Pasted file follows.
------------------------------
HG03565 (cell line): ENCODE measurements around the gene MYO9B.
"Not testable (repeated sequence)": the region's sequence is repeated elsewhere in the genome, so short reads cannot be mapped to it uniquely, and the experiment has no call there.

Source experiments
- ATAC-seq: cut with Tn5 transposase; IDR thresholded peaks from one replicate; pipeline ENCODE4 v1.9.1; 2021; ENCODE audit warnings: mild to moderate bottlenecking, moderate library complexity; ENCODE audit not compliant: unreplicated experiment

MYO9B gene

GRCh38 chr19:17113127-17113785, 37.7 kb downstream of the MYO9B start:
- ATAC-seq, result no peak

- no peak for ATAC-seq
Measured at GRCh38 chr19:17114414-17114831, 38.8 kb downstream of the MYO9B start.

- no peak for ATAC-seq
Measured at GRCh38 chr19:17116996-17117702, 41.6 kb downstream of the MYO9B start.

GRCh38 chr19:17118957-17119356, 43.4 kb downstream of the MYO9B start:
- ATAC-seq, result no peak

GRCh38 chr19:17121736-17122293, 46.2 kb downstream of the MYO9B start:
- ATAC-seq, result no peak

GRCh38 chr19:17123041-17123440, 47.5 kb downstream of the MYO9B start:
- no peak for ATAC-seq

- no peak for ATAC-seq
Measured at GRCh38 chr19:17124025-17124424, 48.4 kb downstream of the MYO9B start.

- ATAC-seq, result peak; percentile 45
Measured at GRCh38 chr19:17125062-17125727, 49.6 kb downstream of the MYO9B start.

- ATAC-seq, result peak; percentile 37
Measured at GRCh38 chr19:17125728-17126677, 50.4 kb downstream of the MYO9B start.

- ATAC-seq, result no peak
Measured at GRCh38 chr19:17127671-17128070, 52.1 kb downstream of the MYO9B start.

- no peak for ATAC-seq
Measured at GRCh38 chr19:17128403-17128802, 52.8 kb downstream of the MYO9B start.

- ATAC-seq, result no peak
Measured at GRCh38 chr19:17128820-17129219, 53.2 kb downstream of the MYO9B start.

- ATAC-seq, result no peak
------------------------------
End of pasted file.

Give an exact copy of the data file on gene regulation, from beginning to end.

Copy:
HG03565 (cell line): ENCODE measurements around the gene MYO9B.
"Not testable (repeated sequence)": the region's sequence is repeated elsewhere in the genome, so short reads cannot be mapped to it uniquely, and the experiment has no call there.

Source experiments
- ATAC-seq: cut with Tn5 transposase; IDR thresholded peaks from one replicate; pipeline ENCODE4 v1.9.1; 2021; ENCODE audit warnings: mild to moderate bottlenecking, moderate library complexity; ENCODE audit not compliant: unreplicated experiment

MYO9B gene

GRCh38 chr19:17113127-17113785, 37.7 kb downstream of the MYO9B start:
- ATAC-seq, result no peak

- no peak for ATAC-seq
Measured at GRCh38 chr19:17114414-17114831, 38.8 kb downstream of the MYO9B start.

- no peak for ATAC-seq
Measured at GRCh38 chr19:17116996-17117702, 41.6 kb downstream of the MYO9B start.

GRCh38 chr19:17118957-17119356, 43.4 kb downstream of the MYO9B start:
- ATAC-seq, result no peak

GRCh38 chr19:17121736-17122293, 46.2 kb downstream of the MYO9B start:
- ATAC-seq, result no peak

GRCh38 chr19:17123041-17123440, 47.5 kb downstream of the MYO9B start:
- no peak for ATAC-seq

- no peak for ATAC-seq
Measured at GRCh38 chr19:17124025-17124424, 48.4 kb downstream of the MYO9B start.

- ATAC-seq, result peak; percentile 45
Measured at GRCh38 chr19:17125062-17125727, 49.6 kb downstream of the MYO9B start.

- ATAC-seq, result peak; percentile 37
Measured at GRCh38 chr19:17125728-17126677, 50.4 kb downstream of the MYO9B start.

- ATAC-seq, result no peak
Measured at GRCh38 chr19:17127671-17128070, 52.1 kb downstream of the MYO9B start.

- no peak for ATAC-seq
Measured at GRCh38 chr19:17128403-17128802, 52.8 kb downstream of the MYO9B start.

- ATAC-seq, result no peak
Measured at GRCh38 chr19:17128820-17129219, 53.2 kb downstream of the MYO9B start.

- ATAC-seq, result no peak